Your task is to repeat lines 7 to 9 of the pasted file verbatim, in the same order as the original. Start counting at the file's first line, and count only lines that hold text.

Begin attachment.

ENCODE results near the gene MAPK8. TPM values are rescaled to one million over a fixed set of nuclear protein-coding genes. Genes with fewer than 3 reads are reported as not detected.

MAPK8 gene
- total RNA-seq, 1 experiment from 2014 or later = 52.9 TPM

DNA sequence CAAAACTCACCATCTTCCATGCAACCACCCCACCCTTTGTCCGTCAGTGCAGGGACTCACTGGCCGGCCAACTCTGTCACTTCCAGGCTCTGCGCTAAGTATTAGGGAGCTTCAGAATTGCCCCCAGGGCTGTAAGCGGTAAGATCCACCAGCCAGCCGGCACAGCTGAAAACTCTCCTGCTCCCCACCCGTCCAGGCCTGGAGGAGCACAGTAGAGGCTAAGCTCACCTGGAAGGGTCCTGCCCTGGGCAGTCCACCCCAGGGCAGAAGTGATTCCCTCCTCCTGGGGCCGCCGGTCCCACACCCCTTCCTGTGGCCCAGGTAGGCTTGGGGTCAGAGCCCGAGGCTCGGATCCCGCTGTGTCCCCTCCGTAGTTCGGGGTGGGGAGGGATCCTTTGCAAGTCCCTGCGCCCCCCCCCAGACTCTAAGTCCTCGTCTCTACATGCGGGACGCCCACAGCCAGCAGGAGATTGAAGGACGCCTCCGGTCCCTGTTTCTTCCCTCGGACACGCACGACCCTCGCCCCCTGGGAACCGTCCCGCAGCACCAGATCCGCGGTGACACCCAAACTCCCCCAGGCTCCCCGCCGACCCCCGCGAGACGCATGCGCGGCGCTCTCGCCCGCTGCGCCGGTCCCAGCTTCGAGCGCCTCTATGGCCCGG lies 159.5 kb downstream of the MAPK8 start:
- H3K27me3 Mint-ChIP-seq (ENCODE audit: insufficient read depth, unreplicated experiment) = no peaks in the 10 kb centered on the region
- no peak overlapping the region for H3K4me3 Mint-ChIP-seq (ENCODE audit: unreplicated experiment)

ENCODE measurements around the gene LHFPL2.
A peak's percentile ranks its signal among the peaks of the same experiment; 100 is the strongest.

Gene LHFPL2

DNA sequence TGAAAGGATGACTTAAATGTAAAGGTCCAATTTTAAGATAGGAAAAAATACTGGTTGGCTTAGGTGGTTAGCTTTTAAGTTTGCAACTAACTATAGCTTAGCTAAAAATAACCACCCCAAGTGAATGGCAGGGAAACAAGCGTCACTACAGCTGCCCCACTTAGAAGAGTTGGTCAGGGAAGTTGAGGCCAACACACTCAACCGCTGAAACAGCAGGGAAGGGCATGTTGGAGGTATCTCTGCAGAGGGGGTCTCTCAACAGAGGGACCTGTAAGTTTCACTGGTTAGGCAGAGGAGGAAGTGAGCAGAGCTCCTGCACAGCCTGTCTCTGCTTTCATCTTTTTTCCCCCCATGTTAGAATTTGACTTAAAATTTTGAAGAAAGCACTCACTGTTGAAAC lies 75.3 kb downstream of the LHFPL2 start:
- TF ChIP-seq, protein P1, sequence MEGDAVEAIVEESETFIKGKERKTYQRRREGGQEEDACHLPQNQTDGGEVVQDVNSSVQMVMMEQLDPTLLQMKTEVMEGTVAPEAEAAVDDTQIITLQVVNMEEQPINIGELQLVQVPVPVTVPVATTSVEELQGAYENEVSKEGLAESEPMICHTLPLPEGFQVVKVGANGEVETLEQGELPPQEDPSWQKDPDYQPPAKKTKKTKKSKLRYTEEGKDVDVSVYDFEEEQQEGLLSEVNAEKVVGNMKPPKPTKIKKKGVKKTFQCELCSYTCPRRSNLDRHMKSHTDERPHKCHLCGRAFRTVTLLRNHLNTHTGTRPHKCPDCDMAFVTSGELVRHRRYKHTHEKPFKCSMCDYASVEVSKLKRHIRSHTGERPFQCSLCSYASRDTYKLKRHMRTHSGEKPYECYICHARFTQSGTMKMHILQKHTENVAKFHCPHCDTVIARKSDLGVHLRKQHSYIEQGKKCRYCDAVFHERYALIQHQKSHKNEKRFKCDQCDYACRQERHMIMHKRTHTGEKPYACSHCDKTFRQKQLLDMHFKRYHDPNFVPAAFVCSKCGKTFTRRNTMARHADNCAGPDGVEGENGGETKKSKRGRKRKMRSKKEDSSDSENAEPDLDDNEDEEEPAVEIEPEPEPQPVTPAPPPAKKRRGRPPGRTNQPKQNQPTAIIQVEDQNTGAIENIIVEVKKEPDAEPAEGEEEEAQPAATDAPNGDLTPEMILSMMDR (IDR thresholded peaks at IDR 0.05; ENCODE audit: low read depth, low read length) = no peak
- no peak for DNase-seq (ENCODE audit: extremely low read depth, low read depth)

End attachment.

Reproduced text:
ENCODE measurements around the gene LHFPL2.
A peak's percentile ranks its signal among the peaks of the same experiment; 100 is the strongest.

Gene LHFPL2